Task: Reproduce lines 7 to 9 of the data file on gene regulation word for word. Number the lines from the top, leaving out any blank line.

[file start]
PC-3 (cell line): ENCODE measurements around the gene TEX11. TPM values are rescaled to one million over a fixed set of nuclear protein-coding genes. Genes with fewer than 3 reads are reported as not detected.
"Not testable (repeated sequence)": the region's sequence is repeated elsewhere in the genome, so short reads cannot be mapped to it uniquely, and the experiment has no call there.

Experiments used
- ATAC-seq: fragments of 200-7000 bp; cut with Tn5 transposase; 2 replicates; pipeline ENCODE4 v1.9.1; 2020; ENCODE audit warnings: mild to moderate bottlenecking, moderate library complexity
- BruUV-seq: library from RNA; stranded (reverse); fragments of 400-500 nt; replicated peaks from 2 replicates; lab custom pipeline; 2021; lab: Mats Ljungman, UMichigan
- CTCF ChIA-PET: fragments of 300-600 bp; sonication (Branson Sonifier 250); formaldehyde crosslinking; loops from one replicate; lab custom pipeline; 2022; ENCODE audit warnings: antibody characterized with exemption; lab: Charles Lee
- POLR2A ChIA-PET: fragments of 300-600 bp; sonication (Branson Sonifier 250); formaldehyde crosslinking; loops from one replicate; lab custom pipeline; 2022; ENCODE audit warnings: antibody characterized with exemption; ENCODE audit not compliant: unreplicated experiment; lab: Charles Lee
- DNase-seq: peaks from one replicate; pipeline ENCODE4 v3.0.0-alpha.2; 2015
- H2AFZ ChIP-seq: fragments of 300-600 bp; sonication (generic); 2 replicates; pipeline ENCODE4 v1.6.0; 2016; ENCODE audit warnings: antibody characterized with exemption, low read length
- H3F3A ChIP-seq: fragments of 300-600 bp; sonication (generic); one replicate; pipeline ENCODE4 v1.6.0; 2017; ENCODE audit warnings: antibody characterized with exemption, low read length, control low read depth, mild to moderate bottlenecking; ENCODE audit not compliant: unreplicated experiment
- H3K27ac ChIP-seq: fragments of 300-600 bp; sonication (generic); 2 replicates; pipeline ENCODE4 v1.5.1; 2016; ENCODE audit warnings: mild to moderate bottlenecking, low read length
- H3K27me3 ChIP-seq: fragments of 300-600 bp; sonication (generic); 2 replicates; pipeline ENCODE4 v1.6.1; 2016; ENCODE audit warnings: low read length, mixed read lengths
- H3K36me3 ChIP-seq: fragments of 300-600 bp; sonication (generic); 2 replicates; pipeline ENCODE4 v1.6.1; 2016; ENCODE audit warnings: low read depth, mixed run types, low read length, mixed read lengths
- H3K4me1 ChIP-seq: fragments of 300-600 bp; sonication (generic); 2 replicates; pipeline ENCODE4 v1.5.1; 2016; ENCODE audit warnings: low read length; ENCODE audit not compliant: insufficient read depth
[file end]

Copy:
- POLR2A ChIA-PET: fragments of 300-600 bp; sonication (Branson Sonifier 250); formaldehyde crosslinking; loops from one replicate; lab custom pipeline; 2022; ENCODE audit warnings: antibody characterized with exemption; ENCODE audit not compliant: unreplicated experiment; lab: Charles Lee
- DNase-seq: peaks from one replicate; pipeline ENCODE4 v3.0.0-alpha.2; 2015
- H2AFZ ChIP-seq: fragments of 300-600 bp; sonication (generic); 2 replicates; pipeline ENCODE4 v1.6.0; 2016; ENCODE audit warnings: antibody characterized with exemption, low read length